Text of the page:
The phrase race car for the road is one of the motoring world’s favourite tropes.
It’s rarely true in practice, but there are parts of the new Porsche 911 GT3 that get close to delivering on the promise.
Porsche claims the engine in the road-going GT3 is nearly identical to that of the 911 Cup car sold to customer racers around the world, itself derived from the 911 R endurance racer’s motor.
Head of the Porsche GT division, Andreas Preuninger, explained to Australian media just how deep the similarities are.
“It’s definitely the same engine that we use in the Cup car,” Mr Preuninger said.
“There are slight differences. We have a different engine management system, a race car’s engine management system, and we have a different exhaust on the car because you don’t need particulate filters or catalysts, or noise-restricting dampers in the race car.
“Other than that, this is exactly the same engine. Same part number, same everything.”
“This is the great symbiosis that we have with the race car development.
“We are taking advantage of the testing that has to be done for a race car, with the full power periods these engines have to endure over a whole season or more than one season before they open the engine.
“On the other side, the longevity, the endurance runs of a street car, there’s a lot more detail and there’s a lot more testing going on for street cars than for race cars.
“Put these two things together and you end up with a pretty bulletproof product.”
Power comes from a 4.0-litre naturally-aspirated flat-six engine with 375kW of power and a 9000rpm redline, good for a 3.4-second sprint to 100km/h with the seven-speed PDK transmission.
With the PDK fitted the 911 GT3 will hit 318km/h flat out, while the manual stretches that to 320km/h. Advantage purists…
Although it’s bigger than before, has more technology than before, and is more powerful than before, the 2021 GT3 tips the scales at 1418kg with a manual or 1435kg with the dual-clutch transmission.
Beyond the engine, the 2021 GT3 is the first road-going Porsche 911 to feature a double-wishbone front suspension.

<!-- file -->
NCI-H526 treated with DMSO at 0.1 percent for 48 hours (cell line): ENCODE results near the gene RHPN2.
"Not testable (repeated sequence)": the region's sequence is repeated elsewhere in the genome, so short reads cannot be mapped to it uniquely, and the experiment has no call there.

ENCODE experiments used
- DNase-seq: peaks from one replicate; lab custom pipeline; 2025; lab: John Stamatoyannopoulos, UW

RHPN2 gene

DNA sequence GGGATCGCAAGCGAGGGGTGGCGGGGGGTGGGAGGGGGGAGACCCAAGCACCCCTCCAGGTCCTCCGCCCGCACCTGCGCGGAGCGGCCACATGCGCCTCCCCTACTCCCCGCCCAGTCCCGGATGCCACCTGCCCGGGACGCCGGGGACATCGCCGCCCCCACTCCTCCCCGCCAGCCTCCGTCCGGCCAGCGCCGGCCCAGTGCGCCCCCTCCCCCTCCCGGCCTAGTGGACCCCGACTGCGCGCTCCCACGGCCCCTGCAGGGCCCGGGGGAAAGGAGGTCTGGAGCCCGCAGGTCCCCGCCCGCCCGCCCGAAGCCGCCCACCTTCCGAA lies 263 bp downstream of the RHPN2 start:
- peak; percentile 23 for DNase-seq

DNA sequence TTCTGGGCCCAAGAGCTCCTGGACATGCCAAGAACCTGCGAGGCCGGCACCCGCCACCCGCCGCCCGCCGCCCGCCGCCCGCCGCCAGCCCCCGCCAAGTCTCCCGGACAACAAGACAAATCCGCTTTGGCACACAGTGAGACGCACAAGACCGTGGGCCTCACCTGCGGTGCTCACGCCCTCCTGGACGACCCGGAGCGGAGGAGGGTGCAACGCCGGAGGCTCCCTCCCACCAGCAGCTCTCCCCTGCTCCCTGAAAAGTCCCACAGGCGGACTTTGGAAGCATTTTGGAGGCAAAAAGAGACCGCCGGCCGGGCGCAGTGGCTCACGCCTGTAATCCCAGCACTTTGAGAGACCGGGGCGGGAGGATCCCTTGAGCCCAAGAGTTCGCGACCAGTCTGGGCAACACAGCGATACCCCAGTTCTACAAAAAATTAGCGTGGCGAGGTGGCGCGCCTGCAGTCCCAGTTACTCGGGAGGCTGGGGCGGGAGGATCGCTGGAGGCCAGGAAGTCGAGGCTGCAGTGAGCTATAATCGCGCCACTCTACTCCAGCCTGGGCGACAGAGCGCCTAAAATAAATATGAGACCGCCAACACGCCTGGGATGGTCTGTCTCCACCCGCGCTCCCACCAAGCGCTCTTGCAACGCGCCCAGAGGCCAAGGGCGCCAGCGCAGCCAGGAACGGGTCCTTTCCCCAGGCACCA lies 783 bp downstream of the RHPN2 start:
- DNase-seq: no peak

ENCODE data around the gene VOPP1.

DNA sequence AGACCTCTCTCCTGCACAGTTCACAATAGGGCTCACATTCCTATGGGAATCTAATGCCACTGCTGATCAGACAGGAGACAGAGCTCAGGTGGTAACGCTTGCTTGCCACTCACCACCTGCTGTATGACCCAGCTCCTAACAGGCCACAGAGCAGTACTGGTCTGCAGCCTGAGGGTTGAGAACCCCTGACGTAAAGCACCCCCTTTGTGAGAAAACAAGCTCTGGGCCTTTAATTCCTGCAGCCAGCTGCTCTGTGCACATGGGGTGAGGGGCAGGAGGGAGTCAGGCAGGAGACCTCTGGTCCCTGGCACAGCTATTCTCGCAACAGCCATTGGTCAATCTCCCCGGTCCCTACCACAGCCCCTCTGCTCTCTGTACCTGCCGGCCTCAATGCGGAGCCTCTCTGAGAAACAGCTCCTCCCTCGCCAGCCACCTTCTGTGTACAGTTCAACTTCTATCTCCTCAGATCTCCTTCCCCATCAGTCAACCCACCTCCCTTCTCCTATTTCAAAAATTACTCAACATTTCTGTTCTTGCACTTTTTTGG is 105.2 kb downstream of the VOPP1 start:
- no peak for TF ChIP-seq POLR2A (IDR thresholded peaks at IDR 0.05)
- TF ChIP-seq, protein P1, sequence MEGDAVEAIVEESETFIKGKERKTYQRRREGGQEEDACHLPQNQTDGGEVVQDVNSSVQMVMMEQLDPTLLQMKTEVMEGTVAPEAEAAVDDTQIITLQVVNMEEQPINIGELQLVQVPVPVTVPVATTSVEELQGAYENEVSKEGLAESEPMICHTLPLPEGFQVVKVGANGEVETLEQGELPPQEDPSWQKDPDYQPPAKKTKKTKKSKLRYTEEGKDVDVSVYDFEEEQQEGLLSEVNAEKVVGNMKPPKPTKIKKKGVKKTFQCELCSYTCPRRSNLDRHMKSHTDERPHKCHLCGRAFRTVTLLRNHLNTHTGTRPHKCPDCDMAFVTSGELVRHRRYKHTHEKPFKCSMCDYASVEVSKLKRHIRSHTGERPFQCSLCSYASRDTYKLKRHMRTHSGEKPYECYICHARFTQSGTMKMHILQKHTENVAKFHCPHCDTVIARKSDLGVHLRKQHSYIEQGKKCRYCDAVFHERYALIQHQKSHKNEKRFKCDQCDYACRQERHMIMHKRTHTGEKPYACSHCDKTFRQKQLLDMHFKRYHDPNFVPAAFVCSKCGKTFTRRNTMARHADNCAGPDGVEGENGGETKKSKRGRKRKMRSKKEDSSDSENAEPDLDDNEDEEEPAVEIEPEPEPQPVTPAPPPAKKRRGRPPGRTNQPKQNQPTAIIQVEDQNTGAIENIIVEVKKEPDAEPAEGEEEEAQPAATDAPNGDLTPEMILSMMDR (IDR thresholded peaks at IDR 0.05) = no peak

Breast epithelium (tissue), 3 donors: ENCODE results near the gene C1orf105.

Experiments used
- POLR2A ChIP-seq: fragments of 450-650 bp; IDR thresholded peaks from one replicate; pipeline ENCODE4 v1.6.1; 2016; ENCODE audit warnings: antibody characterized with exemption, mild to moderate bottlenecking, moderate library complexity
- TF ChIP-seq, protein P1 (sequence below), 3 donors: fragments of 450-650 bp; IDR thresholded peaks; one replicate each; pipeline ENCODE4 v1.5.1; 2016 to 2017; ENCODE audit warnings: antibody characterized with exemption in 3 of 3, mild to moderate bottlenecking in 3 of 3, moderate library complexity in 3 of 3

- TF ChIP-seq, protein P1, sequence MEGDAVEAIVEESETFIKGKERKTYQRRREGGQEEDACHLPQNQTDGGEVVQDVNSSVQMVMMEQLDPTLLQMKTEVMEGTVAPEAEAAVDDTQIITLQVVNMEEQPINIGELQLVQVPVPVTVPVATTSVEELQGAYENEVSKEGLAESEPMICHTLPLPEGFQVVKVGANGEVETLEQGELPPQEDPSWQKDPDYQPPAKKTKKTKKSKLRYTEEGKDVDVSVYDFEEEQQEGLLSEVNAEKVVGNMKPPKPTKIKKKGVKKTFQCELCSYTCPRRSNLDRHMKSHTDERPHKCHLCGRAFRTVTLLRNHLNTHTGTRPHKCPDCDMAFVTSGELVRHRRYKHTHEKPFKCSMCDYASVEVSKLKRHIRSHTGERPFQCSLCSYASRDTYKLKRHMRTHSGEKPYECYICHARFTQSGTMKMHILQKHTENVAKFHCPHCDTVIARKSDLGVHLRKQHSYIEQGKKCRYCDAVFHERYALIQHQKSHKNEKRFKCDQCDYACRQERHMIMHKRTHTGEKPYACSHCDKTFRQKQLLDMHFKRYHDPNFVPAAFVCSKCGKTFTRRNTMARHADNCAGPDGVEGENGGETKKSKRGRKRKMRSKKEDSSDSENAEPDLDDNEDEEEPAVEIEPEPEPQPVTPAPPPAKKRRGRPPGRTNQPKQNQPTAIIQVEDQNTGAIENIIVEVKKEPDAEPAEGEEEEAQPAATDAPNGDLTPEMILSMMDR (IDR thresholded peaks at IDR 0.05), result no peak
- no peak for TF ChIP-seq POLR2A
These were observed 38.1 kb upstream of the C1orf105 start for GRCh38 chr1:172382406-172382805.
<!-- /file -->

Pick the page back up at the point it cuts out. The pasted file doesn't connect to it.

Along with the engineering challenge of slotting the different design into the 992 body, ensuring it could be installed using Porsche’s existing production technique was also a challenge for the GT team.
“The challenge to get it done was not so much the system of a double wishbone itself. This is nothing new, we do it on the race car,” Mr Preuninger said.
“A very big challenge, and this is maybe what people don’t realise at first sight, is the production line we’re building the cars on,” he said.
“We have only one production line in Zuffenhausen, and all our cars are going through this production line.
“It’s very narrow there, you don’t have the space. You only have so-and-so much time to build additional stuff into the car [so it] doesn’t hold up other cars in the line behind.
“We had to find a way to incorporate this technology in a way that doesn’t hinder, or doesn’t slow down, the production processes.”
The double-wishbone suspension has allowed Porsche to stiffen the front suspension without undermining the car’s ability to soak up bumps.
“The precision and the camber stiffness has a lot of advantages for the driving… but you can take away all the forces of braking and accelerating from the damper, because the damper sits in between the two wishbones,” Mr Preuninger explained.
“On a MacPherson [front suspension] all the forces from braking just go through the damper, so you need a very stiff damper and that kind of influences how precisely a damper can work,” he said.
“You can be a lot more sensible [with a double wishbone suspension].”
Along with what’s under the skin, there are a few exterior elements that borrow more overtly from the 911 GT3 Cup car.
The rear wing now has a hard-to-miss gooseneck mount allowing its underside, which is the area that does the most work in creating downforce, is completely clean.
The diffuser is more prominent than before, and the vented bonnet up front is nearly identical to that of the racer.